Not long ago, and I mean about five years ago, I had all but given up on the girlhood dream I had of becoming a dairy farmer with a herd of Jerseys. Now, here I am, married to a dairy farmer and farming semi-full time in addition to my day job here at the paper, and I've got my Jerseys.
You might remember from my previous columns how Heather, the first Jersey to set foot on this farm in some decades, was later joined by two young heifers while growing large with calf herself. While I love Siri and Signe, Heather will always hold a dear place in my heart as my first little brown cow. With a due date of Oct. 26, I soon found myself wringing my hands and glancing anxiously at the calendar - and the young mother-to-be - about every five seconds starting in late September.
I was so jazzed I couldn't sleep. I had disturbing dreams about her delivering deformed bull calves and Holstein calves. Sam would gently remind me of an old saying about watched pots and not boiling, and I'd remind him that they boil when they reach the right temperature. Maybe I was just trying to remind myself to give it a rest.
Alas, Heather's due date came - and went. I began to ease up and let nature take its course like I should have all along. I remarked to Sam during morning milking on Oct. 28 that Heather looked like a double wide trailer when she waddled into the barn, clumsily learning how to walk with an engorged udder between her legs.
That afternoon, she wasn't out grazing with the others. Sam and I went to go check on her. There she was - standing between two old farm implements parked indefinitely in the heifer pasture - with a pair of petite black hooves peeking out from her business end. I gasped with delight. I may have wiped a tear. I kept close watch and I felt especially honored that my Jersey girl loved or trusted me enough to let me do so, especially after nearly bulldozing the farm dog when he came walking by.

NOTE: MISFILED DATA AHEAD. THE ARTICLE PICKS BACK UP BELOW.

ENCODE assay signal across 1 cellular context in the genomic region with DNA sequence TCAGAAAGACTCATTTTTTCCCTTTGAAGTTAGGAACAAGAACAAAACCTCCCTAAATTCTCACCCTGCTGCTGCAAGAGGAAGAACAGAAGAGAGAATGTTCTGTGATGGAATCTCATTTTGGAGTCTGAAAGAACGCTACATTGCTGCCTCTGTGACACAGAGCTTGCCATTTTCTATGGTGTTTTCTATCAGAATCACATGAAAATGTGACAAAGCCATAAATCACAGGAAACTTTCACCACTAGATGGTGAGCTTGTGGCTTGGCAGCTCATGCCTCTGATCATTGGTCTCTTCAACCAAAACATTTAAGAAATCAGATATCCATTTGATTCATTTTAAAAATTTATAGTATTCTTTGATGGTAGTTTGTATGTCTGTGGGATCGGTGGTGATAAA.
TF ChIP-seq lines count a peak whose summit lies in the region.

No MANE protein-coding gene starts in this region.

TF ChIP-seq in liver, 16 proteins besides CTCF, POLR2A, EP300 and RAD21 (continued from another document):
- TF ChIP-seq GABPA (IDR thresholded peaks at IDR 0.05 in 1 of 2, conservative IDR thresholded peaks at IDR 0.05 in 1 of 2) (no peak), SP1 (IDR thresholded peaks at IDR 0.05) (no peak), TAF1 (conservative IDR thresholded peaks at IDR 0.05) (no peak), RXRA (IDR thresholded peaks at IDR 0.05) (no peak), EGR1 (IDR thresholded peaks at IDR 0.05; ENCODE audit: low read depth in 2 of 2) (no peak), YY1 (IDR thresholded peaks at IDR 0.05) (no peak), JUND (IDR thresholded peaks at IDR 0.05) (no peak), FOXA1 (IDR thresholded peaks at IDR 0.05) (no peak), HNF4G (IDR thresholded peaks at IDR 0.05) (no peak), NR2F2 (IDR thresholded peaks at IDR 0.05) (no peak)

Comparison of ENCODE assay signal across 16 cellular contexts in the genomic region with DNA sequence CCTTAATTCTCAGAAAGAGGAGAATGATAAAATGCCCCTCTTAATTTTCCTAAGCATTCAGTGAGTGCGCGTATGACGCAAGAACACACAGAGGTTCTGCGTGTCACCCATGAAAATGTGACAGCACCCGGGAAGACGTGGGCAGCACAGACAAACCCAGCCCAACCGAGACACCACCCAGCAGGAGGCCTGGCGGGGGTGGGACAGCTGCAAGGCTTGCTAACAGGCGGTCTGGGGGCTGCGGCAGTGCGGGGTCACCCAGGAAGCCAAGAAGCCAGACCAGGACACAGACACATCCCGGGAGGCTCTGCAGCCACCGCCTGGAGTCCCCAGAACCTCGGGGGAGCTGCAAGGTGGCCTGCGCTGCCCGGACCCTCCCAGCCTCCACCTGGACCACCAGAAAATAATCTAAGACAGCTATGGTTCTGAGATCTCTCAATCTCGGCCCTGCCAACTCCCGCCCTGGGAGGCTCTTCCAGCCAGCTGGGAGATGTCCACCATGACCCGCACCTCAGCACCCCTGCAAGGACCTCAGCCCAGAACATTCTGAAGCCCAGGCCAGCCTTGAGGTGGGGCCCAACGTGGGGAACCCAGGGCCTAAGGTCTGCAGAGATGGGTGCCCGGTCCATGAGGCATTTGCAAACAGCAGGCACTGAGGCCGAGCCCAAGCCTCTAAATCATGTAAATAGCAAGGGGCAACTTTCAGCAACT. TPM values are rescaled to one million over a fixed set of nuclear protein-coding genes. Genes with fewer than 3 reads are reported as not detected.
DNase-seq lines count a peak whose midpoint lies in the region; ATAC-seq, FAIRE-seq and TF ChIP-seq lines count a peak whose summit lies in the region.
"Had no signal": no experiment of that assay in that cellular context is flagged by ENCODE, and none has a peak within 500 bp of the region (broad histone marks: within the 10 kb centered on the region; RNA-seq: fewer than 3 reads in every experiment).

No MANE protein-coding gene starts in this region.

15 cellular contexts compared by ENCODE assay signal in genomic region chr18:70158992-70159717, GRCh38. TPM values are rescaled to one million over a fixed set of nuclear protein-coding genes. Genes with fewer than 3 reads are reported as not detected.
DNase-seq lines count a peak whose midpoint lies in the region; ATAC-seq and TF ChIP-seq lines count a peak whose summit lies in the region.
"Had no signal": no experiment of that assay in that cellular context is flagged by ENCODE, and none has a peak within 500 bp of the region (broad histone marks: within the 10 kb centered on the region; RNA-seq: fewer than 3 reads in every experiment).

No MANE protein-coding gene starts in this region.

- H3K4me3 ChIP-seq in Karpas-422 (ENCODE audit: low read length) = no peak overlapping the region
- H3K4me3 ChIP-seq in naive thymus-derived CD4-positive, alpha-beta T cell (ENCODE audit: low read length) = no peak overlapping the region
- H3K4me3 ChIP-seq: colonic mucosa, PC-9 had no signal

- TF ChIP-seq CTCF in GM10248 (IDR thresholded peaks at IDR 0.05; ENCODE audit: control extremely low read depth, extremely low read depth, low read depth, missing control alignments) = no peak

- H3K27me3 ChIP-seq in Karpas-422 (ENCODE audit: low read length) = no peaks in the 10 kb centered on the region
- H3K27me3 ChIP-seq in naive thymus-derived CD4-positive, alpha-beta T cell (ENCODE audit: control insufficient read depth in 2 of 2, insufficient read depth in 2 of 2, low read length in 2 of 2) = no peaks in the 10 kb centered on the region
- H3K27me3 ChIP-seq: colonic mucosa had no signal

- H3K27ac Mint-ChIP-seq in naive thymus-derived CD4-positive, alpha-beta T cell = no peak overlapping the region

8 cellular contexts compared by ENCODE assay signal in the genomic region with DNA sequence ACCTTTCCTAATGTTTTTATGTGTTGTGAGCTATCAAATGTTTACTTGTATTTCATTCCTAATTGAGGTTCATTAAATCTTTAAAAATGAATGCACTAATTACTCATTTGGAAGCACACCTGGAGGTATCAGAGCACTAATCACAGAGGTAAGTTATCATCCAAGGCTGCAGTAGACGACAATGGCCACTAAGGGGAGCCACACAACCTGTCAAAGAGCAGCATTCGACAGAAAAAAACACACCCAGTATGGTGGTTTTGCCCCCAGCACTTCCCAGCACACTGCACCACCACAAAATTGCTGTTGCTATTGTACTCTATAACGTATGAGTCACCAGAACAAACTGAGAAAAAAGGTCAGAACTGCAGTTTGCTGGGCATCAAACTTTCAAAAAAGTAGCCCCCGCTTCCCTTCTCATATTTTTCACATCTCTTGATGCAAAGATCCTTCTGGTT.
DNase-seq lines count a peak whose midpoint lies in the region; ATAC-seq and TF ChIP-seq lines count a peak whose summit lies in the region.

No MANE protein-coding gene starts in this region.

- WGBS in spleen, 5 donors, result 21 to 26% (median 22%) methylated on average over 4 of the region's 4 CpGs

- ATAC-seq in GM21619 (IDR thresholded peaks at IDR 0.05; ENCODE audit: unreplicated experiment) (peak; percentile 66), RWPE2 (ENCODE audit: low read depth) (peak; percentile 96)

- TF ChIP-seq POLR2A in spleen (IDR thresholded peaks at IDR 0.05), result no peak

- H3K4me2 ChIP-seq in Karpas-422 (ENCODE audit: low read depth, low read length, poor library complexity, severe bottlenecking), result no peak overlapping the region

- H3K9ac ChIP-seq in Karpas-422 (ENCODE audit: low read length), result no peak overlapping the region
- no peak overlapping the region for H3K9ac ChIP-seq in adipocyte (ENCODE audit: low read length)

After about 30 minutes of what appeared to be a smooth labor, Heather delivered a lovely heifer calf, weighing in at what I guessed to be around fifty pounds. Having had her name picked out for several months due to the fairly good accuracy of sexed semen, I decided to call my newest addition Hattie. In case you were wondering, I didn't cry until after chores were done that night, when I proceeded to sob into my husband's arms how very happy I was. He rubbed my back and told me he didn't understand women.
While Hattie basically hit the ground running and drank nearly three quarts of colostrum her first feeding, her mom didn't prove to be such a breeze. Those first few days of milking our first Jersey cow had us bruised and beaten beyond what we mistakenly assumed such a sweet and well-mannered heifer could do to us. My husband hollered that we weren't getting any more Jerseys, and I hollered back that he needed to be patient.
After a few days of milking, Heather calmed down to the point where it only took one of us to milk her. As of right now, she only kicks the milker off when she's done - usually. And Hattie is thriving. I switched her to milk replacer at about four days old. After a touch of nutritional scours from adjusting to the new stuff, she is a ray of sunshine who loves chin scratches and snuggles as much as her mama still does.
This whole ordeal, with Heather and Hattie, has taught me a lot.
Jerseys and Holsteins are different creatures.
When the time comes to start a family and Sam hovers over me in my last weeks of pregnancy the way I hovered over Heather, I'm going to kick him in the face. Then again, she kicked us both in the face many times over after the fact.
Clichés. If there's a will, there's a way, especially if you're a stubborn German like me. Most of all, never say never. It may not happen right away, but if you can dream it, you can achieve it. And, your reality may end up becoming better than you'd ever anticipated.